Arts and Humanities People and Community

Scholars chart new directions for Cuba

Specialists from around the world convened for a three-day conference hosted by the University of Miami Libraries’ Cuban Heritage Collection, where they explored innovative and artistic responses to decades of repression and economic paralysis on the island.
Odette Casamayor Cisneros, the inaugural Roberto C. Goizueta Distinguished Presidential Fellow, delivered the keynote address at the 2023 New Directions in Cuban Studies Conference. Photo: Jenny Abreu/University of Miami

Odette Casamayor Cisneros, the inaugural Roberto C. Goizueta Distinguished Presidential Fellow, delivered the keynote address at the 2023 New Directions in Cuban Studies Conference. Photo: Jenny Abreu for the University of Miami

Against a backdrop of cascading crisis on the island, scholars on Cuba and its diaspora shared their perspectives on Black identity, new technologies, the growing influence of African religions, music, film, and theater innovations, amidst a rainbow of other topics as part of the “New Directions in Cuban Studies Conference,” held last week at the Kislak Center in the University of Miami Libraries. 

Presenters highlighted the implications of globalization and the role of emerging new voices, both in Cuba and in exile, in addressing the conference theme, “Contours of Crisis: Major Challenges for Cuba Yesterday, Today, and Tomorrow.”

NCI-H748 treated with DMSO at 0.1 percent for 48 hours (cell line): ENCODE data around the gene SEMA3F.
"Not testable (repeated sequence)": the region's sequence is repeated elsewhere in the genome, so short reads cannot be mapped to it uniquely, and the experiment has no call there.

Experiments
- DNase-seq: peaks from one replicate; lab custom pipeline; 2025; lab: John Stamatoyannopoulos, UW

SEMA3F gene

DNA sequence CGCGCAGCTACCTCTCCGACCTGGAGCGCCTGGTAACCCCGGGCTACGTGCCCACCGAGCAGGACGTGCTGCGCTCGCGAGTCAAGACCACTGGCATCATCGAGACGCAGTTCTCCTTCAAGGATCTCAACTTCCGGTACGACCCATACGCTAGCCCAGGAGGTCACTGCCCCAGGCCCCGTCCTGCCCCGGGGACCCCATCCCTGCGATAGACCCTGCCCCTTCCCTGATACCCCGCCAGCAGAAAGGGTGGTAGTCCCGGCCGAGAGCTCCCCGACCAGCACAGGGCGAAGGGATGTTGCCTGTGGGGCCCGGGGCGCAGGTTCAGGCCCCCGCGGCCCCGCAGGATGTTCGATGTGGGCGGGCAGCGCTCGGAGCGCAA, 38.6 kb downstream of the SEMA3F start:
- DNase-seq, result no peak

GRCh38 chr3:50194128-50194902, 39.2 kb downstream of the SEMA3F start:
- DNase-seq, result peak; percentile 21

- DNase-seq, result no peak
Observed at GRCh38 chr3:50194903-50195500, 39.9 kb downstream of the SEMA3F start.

Amanda Moreno, director of the Cuban Heritage Collection and Esperanza Bravo de Varona chair; Michael Bustamante, associate professor of history and Emilio Bacardi Moreau chair in Cuban and Cuban American Studies; and Lisa Fish, associate dean for Collections and Strategies for the libraries welcomed guests to the fifth edition of the conference sponsored by the Goizueta Foundation.

Odette Casamayor Cisneros, the inaugural Roberto C. Goizueta Distinguished Presidential Fellow, pondered the complicated history of race and Black identity in Cuba in her keynote address, “Deconstructing Cuban Blackness: Notes on Racialization and Nationhood in Contemporary Cuba.”

“Who am I?’ she queried. “It is said that I am Black and Cuban and also that I am Caribbean and Latin American and a Latina woman.”

Casamayor Cisneros said her ancestors, enslaved people from Africa, were considered commodities, not human beings. “So, I am a miscalculation in Western history,” she said. 

In reviewing Cuba’s history on blackness, the keynote speaker emphasized that the narrative has been mostly written by members of the white intellectual elite society who positioned Blacks as inferior to their white compatriots.

To her point, she cited the early works of Cuban ethnographer Fernando Ortiz, who categorized Blacks [those who followed Afro-Cuban religions] in his early writings as “primitives” of low moral character.

She also highlighted the work of ethnographer Lydia Cabrera, who dedicated her work to documenting the Afro-Cuban religions, yet ignored the socio-economic conditions and disparities suffered by “los negritos”—as Cabrera referred to the servants at her house, who were also primary sources for her research.